The Litterbag-NIRS appeared preferable as it allowed the mechanics of the results to be interpreted on the basis of well-established equations. The results of the litterbag decomposition (Table 7) have been very instructive. The microbial k+ resistant-strategists decreased to a great extent (-13 and -28% in SA and SBS, respectively), whereas the r-labile-strategists decreased less (-8 and -4%) and their r-k difference therefore rose, especially in SBS (+19 and +115%). Another sign of a lower microbial activity in the SBS-Humic treatment was the crop maturity index, which decreased by 11%. However, the soil respiration capacity increased (SIR +9 and +5%), albeit not significantly. The most penalized variables of the litter were the type "k+ resistant" ones (protein, ash, hemicellulose), which are linked to the k-strategists, while the "r-labile" variables, which represent the main components of the wall (crude fiber, ADL, NDF not-digestible, ADF, cellulose), were tendentially increased by the treatments. Interestingly, the Mycorrhizal index increased in S (+8%) but clearly decreased in SBS (-7%). A further result was a strong increase in the predicted N content of the soil, that is, of about 17% in S and 46% in SBS, with a prevalence in the NH4 form.Table 7. Effects of the treatments on the Litterbag-NIRS variables.
|Microbes k+ "resistant-strategists" (%)||7.45 a||6.48 b||5.38 c||<0.0001||-13%||-28%|
|Protein (%DM)||k+||7.88||12.72 a||12.23 a||10.59 b||<0.0001||-4%||-17%|
|Ash (%DM)||k+||6.77||19.54 a||18.23 b||17.02 c||<0.0001||-7%||-13%|
|Hemicellulose (%DM)||k+||9.48||16.77 a||15.02 b||15.75 b||0.001||-10%||-6%|
|NDF digestible (%DM)||r-||28.3||23.91 a||22.96 b||21.49 c||<0.0001||-4%||-10%|
|NDF Digestibility (%)||k+||46.7||53.22 a||51.22 b||47.87 c||<0.0001||-4%||-10%|
|Microbes r- "labile-strategists" (%)||8.96 a||8.27 b||8.62 ab||0.001||-8%||-4%|
|Crop maturity Index||1.02 a||1.05 a||0.90 b||<0.0001||3%||-11%|
|Total Digestibility (%)||k+||61.8||78.99 a||78.13 b||76.40 c||<0.0001||-1%||-3%|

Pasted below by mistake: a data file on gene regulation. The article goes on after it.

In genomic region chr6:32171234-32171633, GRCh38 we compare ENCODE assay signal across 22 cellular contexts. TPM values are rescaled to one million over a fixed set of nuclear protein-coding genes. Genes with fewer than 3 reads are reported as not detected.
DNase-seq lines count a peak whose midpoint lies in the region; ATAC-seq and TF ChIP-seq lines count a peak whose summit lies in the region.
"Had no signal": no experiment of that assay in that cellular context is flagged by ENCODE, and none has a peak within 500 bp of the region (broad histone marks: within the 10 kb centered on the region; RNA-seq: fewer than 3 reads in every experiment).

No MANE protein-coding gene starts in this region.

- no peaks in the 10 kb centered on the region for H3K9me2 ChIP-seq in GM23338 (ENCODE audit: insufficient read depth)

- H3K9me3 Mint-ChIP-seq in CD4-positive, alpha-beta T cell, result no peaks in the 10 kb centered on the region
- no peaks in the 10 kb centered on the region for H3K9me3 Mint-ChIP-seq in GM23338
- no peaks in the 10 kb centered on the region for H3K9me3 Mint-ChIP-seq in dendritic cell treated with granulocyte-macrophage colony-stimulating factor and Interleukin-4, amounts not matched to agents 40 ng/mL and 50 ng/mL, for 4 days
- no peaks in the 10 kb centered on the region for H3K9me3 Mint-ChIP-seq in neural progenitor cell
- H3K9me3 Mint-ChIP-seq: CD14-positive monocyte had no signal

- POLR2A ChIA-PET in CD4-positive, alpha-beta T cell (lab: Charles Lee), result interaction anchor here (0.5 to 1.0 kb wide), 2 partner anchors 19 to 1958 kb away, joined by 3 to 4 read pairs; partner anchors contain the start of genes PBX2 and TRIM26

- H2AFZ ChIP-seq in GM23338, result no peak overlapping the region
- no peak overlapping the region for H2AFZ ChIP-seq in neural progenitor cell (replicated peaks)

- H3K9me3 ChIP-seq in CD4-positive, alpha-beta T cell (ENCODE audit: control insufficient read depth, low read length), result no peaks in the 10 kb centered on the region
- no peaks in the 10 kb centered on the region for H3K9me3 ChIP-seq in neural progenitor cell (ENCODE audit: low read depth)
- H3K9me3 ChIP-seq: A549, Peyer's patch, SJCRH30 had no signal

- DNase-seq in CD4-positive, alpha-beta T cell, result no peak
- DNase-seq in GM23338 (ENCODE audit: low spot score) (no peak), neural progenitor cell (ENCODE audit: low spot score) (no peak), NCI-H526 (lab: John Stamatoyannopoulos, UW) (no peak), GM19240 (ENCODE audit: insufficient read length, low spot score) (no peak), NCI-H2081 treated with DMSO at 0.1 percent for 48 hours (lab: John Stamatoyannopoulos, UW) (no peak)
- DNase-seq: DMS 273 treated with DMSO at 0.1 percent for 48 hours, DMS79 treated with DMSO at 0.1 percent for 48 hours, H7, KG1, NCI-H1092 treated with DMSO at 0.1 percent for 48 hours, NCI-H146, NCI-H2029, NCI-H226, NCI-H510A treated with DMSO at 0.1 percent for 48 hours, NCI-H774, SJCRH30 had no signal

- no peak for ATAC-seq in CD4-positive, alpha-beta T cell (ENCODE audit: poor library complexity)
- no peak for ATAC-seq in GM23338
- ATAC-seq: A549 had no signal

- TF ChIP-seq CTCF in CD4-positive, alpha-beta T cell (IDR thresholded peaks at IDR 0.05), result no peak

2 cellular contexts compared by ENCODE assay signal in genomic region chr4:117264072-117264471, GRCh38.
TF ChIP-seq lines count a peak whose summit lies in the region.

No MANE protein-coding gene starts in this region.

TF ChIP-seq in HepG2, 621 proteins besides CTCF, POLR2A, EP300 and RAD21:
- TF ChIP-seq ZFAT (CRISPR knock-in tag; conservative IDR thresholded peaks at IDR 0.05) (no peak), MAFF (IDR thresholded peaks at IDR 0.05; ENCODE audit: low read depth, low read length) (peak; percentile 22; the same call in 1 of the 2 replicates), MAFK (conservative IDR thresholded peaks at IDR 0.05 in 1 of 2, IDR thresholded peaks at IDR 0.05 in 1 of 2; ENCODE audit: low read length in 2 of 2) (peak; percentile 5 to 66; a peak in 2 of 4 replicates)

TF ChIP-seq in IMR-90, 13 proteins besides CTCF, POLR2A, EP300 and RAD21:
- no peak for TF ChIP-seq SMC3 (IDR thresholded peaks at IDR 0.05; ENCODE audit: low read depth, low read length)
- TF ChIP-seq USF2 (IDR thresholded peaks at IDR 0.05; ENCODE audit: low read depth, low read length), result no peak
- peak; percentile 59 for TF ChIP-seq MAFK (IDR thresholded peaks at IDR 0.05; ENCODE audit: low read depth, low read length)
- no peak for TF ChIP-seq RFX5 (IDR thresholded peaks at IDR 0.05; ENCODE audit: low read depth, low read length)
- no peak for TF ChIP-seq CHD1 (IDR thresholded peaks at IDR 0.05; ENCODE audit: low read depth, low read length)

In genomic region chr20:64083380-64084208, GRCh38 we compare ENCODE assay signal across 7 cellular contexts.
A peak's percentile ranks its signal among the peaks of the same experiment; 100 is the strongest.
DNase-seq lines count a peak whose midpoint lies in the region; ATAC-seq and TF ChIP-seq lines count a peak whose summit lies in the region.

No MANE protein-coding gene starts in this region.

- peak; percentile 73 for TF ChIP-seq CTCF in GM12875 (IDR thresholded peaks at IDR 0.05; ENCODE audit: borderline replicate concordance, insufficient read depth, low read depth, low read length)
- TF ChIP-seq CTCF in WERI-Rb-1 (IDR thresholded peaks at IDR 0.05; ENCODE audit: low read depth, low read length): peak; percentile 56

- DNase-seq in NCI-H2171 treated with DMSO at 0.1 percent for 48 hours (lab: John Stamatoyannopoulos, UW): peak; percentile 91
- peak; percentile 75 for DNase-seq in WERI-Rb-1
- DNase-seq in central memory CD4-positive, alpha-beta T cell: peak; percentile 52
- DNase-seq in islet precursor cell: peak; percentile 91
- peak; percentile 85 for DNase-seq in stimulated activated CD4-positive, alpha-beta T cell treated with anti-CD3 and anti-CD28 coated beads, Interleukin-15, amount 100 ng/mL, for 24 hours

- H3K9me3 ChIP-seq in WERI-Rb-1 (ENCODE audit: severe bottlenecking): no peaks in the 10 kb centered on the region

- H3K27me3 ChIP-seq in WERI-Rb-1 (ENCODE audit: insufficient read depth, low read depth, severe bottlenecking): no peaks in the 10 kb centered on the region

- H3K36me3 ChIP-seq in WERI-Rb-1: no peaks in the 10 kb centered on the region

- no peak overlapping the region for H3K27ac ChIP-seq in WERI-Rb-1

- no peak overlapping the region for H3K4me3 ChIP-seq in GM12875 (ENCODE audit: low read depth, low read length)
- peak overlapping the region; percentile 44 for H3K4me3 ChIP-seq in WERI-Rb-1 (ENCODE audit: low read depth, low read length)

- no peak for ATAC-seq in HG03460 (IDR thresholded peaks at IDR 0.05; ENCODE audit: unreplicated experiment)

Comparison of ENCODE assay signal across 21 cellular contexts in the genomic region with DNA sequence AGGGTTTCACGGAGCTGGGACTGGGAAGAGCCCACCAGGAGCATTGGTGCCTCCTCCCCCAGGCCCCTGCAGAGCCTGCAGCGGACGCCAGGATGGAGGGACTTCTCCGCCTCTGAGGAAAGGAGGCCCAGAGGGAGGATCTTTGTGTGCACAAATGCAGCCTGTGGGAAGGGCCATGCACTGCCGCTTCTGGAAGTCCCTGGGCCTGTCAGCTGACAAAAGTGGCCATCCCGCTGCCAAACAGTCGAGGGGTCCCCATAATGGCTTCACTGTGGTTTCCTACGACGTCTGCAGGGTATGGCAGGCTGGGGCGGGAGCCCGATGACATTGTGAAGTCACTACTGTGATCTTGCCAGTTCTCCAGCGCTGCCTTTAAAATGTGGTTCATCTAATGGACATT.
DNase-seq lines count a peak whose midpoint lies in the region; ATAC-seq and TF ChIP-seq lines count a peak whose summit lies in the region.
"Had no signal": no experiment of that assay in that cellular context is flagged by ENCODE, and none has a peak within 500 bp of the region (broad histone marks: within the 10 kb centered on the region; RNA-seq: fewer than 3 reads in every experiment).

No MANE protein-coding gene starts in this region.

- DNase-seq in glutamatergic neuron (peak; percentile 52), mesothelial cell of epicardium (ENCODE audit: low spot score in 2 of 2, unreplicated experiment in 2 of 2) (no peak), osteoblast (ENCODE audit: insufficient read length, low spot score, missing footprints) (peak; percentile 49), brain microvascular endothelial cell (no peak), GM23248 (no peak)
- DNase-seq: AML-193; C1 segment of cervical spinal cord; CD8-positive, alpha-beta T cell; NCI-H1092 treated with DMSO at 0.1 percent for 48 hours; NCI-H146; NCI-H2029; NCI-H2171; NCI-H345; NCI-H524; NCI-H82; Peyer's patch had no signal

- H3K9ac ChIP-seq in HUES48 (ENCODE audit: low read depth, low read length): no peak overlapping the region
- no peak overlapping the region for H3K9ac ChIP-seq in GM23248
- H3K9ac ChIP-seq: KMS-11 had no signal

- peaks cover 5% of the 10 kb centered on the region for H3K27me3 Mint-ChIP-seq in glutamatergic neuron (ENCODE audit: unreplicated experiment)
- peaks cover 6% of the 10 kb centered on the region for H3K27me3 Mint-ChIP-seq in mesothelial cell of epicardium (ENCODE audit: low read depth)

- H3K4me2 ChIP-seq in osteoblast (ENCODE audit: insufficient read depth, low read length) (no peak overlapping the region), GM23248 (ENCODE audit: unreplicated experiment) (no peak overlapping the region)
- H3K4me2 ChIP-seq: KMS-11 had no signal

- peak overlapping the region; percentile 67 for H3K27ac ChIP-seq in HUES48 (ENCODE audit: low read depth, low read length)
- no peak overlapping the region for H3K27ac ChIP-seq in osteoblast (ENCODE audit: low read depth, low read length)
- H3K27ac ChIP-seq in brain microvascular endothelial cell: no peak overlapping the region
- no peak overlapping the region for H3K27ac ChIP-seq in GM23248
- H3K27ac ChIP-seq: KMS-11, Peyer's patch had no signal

|N-free extracts (%DM)||r-||46.5||49.39 a||48.95 b||48.61 c||<0.0001||-1%||-2%|
|NDF (%DM)||r-||60||44.91 a||44.82 a||44.89 a||0.193||0%||0%|
|Mycorrhizal index||1.10 ab||1.20 a||1.02 b||<0.0001||8%||-7%|
|Energy (%DM)||r-||16.95||15.69 c||15.78 b||15.91 a||<0.0001||1%||1%|
|Lipids (%DM)||r-||2.87||2.85 b||2.88 a||2.89 a||0||1%||2%|
|Cellulose (%DM)||r-||38.35||22.05 b||22.95 a||22.20 b||0.024||4%||1%|
|ADF (%DM)||r-||21.65||28.12 b||29.80 a||29.136 b||0.001||6%||4%|
|Substrate Induced Respiration (µg Cmic g-1 FW)||119.3 a||129.85 a||125.34 a||0.129||9%||5%|
|NDF Non digestible (%DM)||r-||32.3||21.00 c||21.86 b||23.39 a||<0.0001||4%||11%|
|ADL-Lignin (%DM)||r-||12.17||6.07 b||6.85 a||6.93 a||<0.0001||13%||14%|
|NO3--N in soil (mg kg-1 DM)||72.52 c||80.55 b||88.95 a||<0.0001||11%||23%|
|Crude fiber (%DM)||r-||12.98||8.67 b||11.49 a||9.48 b||0||33%||9%|
|NH4+-N in soil (mg kg-1 DM)||3.15 b||3.85 b||5.32 a||<0.0001||22%||69%|
|Difference r-k (%)||1.50 b||1.79 b||3.23 a||<0.0001||19%||115%|
The high-degree relationships between the NIR spectra and TBI parameters were assessed through a calibration-validation process (Table 8). In fact, it was possible to predict the two TBI-parameters from all the NIR spectra, but especially from the rooibos.Table 8. Predictability of the TBI_S and TBI_K parameters from the NIR spectra of the two types of Tea and the Hay.